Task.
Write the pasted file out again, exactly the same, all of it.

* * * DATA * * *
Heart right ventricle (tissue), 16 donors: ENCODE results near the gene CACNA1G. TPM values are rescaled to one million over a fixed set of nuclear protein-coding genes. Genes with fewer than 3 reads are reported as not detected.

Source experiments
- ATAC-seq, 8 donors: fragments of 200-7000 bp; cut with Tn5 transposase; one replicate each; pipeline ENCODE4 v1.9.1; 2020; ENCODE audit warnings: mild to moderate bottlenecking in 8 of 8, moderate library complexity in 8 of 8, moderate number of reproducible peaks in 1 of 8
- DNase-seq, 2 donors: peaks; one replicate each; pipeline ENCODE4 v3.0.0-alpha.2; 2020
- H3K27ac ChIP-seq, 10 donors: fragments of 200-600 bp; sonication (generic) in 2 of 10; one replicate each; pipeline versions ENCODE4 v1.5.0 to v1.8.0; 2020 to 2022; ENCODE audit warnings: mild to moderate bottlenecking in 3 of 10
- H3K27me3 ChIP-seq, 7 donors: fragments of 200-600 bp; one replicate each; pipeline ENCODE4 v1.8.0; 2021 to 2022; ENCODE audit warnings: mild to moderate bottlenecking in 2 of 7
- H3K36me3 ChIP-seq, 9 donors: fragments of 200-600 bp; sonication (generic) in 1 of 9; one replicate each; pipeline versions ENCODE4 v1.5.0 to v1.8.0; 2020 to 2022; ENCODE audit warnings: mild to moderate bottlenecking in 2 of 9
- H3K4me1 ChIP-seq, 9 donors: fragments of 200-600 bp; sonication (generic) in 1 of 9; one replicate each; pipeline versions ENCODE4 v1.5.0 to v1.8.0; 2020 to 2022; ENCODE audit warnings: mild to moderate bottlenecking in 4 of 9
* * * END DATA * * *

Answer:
Heart right ventricle (tissue), 16 donors: ENCODE results near the gene CACNA1G. TPM values are rescaled to one million over a fixed set of nuclear protein-coding genes. Genes with fewer than 3 reads are reported as not detected.

Source experiments
- ATAC-seq, 8 donors: fragments of 200-7000 bp; cut with Tn5 transposase; one replicate each; pipeline ENCODE4 v1.9.1; 2020; ENCODE audit warnings: mild to moderate bottlenecking in 8 of 8, moderate library complexity in 8 of 8, moderate number of reproducible peaks in 1 of 8
- DNase-seq, 2 donors: peaks; one replicate each; pipeline ENCODE4 v3.0.0-alpha.2; 2020
- H3K27ac ChIP-seq, 10 donors: fragments of 200-600 bp; sonication (generic) in 2 of 10; one replicate each; pipeline versions ENCODE4 v1.5.0 to v1.8.0; 2020 to 2022; ENCODE audit warnings: mild to moderate bottlenecking in 3 of 10
- H3K27me3 ChIP-seq, 7 donors: fragments of 200-600 bp; one replicate each; pipeline ENCODE4 v1.8.0; 2021 to 2022; ENCODE audit warnings: mild to moderate bottlenecking in 2 of 7
- H3K36me3 ChIP-seq, 9 donors: fragments of 200-600 bp; sonication (generic) in 1 of 9; one replicate each; pipeline versions ENCODE4 v1.5.0 to v1.8.0; 2020 to 2022; ENCODE audit warnings: mild to moderate bottlenecking in 2 of 9
- H3K4me1 ChIP-seq, 9 donors: fragments of 200-600 bp; sonication (generic) in 1 of 9; one replicate each; pipeline versions ENCODE4 v1.5.0 to v1.8.0; 2020 to 2022; ENCODE audit warnings: mild to moderate bottlenecking in 4 of 9